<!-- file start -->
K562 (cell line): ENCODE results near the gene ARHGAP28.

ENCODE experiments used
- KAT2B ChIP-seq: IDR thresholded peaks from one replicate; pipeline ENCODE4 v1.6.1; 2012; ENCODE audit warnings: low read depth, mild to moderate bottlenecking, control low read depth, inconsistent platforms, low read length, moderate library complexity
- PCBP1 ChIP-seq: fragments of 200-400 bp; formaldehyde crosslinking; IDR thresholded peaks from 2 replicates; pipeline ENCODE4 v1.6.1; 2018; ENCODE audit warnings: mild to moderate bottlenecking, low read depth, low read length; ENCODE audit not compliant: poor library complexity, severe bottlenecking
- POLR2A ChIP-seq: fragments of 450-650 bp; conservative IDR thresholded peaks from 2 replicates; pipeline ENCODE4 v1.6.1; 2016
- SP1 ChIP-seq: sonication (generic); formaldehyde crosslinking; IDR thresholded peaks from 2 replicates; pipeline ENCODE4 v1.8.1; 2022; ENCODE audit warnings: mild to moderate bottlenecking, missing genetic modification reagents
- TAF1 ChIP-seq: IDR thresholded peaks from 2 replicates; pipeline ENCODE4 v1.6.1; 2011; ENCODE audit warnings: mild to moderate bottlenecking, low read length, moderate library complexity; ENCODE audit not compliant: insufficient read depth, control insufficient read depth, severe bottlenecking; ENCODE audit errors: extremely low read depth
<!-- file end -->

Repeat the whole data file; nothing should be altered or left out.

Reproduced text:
K562 (cell line): ENCODE results near the gene ARHGAP28.

ENCODE experiments used
- KAT2B ChIP-seq: IDR thresholded peaks from one replicate; pipeline ENCODE4 v1.6.1; 2012; ENCODE audit warnings: low read depth, mild to moderate bottlenecking, control low read depth, inconsistent platforms, low read length, moderate library complexity
- PCBP1 ChIP-seq: fragments of 200-400 bp; formaldehyde crosslinking; IDR thresholded peaks from 2 replicates; pipeline ENCODE4 v1.6.1; 2018; ENCODE audit warnings: mild to moderate bottlenecking, low read depth, low read length; ENCODE audit not compliant: poor library complexity, severe bottlenecking
- POLR2A ChIP-seq: fragments of 450-650 bp; conservative IDR thresholded peaks from 2 replicates; pipeline ENCODE4 v1.6.1; 2016
- SP1 ChIP-seq: sonication (generic); formaldehyde crosslinking; IDR thresholded peaks from 2 replicates; pipeline ENCODE4 v1.8.1; 2022; ENCODE audit warnings: mild to moderate bottlenecking, missing genetic modification reagents
- TAF1 ChIP-seq: IDR thresholded peaks from 2 replicates; pipeline ENCODE4 v1.6.1; 2011; ENCODE audit warnings: mild to moderate bottlenecking, low read length, moderate library complexity; ENCODE audit not compliant: insufficient read depth, control insufficient read depth, severe bottlenecking; ENCODE audit errors: extremely low read depth